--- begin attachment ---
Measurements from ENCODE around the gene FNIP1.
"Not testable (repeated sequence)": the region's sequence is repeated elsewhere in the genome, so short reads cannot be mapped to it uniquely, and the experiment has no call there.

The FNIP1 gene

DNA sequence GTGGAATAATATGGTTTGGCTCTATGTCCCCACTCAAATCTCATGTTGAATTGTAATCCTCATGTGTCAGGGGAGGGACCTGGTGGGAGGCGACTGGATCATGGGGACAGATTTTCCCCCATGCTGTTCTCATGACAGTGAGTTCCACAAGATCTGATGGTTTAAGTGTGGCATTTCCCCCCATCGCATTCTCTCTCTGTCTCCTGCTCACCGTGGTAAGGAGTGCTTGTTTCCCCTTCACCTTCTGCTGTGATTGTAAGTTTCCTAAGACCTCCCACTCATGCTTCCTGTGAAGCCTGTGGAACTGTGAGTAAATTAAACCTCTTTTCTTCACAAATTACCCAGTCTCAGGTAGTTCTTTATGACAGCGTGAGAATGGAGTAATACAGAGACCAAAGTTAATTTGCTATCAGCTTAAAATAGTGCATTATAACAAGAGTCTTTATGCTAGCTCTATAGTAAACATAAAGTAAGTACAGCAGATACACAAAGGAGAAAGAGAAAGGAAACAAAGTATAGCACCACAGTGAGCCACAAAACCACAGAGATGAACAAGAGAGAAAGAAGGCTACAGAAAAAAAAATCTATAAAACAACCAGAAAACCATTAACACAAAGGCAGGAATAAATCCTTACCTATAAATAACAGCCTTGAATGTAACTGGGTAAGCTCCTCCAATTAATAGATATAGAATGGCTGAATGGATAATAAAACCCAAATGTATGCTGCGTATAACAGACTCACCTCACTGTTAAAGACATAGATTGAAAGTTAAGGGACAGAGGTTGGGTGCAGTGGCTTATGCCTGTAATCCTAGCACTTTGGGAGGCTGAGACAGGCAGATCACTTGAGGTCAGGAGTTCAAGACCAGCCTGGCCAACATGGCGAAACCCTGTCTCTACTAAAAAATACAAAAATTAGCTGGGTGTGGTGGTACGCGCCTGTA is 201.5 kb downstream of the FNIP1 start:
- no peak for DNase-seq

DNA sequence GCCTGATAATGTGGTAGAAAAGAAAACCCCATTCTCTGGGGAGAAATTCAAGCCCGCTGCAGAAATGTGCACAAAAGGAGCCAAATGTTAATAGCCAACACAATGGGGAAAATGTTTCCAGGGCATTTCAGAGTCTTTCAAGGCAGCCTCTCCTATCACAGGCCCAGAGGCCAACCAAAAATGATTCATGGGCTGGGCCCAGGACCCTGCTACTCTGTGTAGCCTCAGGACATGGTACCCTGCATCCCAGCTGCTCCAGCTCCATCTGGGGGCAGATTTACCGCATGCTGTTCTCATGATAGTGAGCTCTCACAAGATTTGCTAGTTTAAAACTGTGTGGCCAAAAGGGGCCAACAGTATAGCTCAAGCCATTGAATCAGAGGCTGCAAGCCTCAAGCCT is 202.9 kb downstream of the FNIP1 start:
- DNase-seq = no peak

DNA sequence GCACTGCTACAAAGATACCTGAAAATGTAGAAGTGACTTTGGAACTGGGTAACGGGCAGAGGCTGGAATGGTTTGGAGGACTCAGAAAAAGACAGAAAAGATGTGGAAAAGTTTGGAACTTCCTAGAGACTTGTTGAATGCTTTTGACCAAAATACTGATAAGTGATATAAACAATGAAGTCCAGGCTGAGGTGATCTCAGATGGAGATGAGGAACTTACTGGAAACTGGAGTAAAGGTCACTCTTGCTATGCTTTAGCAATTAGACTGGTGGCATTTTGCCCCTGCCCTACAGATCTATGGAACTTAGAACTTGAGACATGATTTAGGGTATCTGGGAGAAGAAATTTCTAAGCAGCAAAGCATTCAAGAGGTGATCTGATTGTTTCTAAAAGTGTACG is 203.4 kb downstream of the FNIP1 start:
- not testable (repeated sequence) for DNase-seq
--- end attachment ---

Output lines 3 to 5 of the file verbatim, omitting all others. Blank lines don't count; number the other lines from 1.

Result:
The FNIP1 gene

DNA sequence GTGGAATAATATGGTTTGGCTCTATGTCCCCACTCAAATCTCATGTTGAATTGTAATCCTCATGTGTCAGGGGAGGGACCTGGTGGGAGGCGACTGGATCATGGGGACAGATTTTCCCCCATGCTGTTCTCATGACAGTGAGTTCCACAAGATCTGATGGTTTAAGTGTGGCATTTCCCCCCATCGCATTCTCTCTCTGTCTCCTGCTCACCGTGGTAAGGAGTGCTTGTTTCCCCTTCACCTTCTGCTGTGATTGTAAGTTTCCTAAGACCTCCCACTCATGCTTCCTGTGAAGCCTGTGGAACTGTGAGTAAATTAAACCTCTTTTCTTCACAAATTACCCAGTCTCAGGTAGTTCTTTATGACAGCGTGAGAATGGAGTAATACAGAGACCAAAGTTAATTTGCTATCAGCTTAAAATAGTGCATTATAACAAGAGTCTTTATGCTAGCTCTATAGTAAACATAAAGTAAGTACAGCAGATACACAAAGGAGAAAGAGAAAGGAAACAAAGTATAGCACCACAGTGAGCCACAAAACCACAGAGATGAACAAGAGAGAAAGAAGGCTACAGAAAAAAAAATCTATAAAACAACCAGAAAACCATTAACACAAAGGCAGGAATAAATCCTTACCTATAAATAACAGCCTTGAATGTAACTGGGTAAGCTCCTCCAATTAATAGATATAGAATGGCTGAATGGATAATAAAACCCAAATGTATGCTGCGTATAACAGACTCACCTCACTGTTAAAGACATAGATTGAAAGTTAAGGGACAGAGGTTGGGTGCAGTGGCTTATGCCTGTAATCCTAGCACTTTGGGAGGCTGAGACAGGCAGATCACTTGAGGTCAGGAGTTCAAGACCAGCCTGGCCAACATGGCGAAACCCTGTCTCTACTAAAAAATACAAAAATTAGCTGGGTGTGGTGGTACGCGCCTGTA is 201.5 kb downstream of the FNIP1 start:
- no peak for DNase-seq